POTUS in Farm Bureau land

Well, this is refreshing. For the first time since 1992, a sitting president spoke to the American Farm Bureau Federation’s annual convention.

That alone is breaking news, despite it barely being covered by mainstream media networks. However, President Donald Trump did in fact speak to hundreds of farmers and ranchers in a packed room at the 99th annual convention in Nashville, Tennessee. And from the thunderous applause and multiple standing ovations, it appears he told rural America what they wanted to hear.

The president carefully, and very thoughtfully I’m sure, stayed away from the issue of trade, as he has not exactly been on the same page as farmers. However, he did touch on a lot of issues that affect the daily lives of folks like yourself.

Perhaps the president’s most timely line of his speech was, “I’m looking forward to working with Congress to pass the farm bill on time, so that it delivers for all of you.”

Did you hear that? President Trump definitively said that we will have a farm bill on time—no pressure on the House and Senate Agriculture Committees or anything though. Of course the president doesn’t have a lot of say on the timing of a bill that is drafted in the House and Senate, it’s reassuring to hear support from the president on such an important piece of legislation to farmers and ranchers.

There have been grumblings in the press from members of Congress doubting and forecasting a delayed farm bill, even mentioning it at the very same Farm Bureau convention.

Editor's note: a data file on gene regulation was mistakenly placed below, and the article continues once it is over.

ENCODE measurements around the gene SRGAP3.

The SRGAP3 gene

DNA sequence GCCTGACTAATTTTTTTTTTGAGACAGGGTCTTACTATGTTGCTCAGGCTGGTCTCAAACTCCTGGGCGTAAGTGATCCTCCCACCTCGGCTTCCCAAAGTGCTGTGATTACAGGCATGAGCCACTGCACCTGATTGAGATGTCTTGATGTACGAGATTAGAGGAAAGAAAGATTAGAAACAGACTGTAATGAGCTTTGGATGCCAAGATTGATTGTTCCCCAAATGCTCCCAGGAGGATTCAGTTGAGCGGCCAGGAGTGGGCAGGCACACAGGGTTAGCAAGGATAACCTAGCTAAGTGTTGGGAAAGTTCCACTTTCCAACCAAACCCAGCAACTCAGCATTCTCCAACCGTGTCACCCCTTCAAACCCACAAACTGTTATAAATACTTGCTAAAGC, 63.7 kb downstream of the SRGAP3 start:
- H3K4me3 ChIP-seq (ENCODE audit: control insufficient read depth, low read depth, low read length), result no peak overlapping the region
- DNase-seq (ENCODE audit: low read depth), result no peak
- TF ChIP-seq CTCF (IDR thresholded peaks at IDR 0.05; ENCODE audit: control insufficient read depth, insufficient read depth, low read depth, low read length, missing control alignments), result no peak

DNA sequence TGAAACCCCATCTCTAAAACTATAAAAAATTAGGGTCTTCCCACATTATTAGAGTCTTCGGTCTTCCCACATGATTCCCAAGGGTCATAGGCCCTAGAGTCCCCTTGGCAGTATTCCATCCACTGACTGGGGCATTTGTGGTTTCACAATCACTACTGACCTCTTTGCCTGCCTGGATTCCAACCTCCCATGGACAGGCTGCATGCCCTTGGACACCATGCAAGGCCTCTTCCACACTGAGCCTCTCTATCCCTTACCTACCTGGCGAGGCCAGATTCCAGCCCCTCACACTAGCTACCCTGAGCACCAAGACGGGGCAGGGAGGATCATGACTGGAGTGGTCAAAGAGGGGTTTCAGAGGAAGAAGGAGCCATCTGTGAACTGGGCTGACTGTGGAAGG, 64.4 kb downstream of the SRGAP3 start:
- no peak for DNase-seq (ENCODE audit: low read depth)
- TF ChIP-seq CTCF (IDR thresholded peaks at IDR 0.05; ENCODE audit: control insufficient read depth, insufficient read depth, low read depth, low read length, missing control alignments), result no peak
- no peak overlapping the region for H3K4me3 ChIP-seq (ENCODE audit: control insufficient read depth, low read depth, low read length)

In a time where it has become the norm for Congress to kick the can down the road, it’s nice to see a president who wants to get things done for farmers and ranchers in a timely manner.

The current farm bill expires in September. Both agriculture committees have held extensive hearings on farm bill titles and programs and seem primed and ready to draft legislation—if they haven’t already done so.

So, the question is—since the president has signaled an on time farm bill, does this open up the farm bill to more attacks than usual? Democrat lawmakers that try their hardest to stop anything and everything that President Trump attempts to do may be more likely to find fault with the farm bill.

Also, does this mean that lawmakers will try to attach legislative efforts to the farm bill that may not usually be attached to the farm bill? Will lawmakers try to attach welfare reform to the farm bill?

These are questions we will soon find out.

Though I’m certainly more pleased than dismayed about the president’s comments about farm bill timing, I fear it may put a larger than normal target on the farm bill and its programs.

But then again, I’ve never been a glass-half-full kind of person.

Editor’s note: Seymour Klierly writes Washington Whispers for the Journal from inside the Beltway.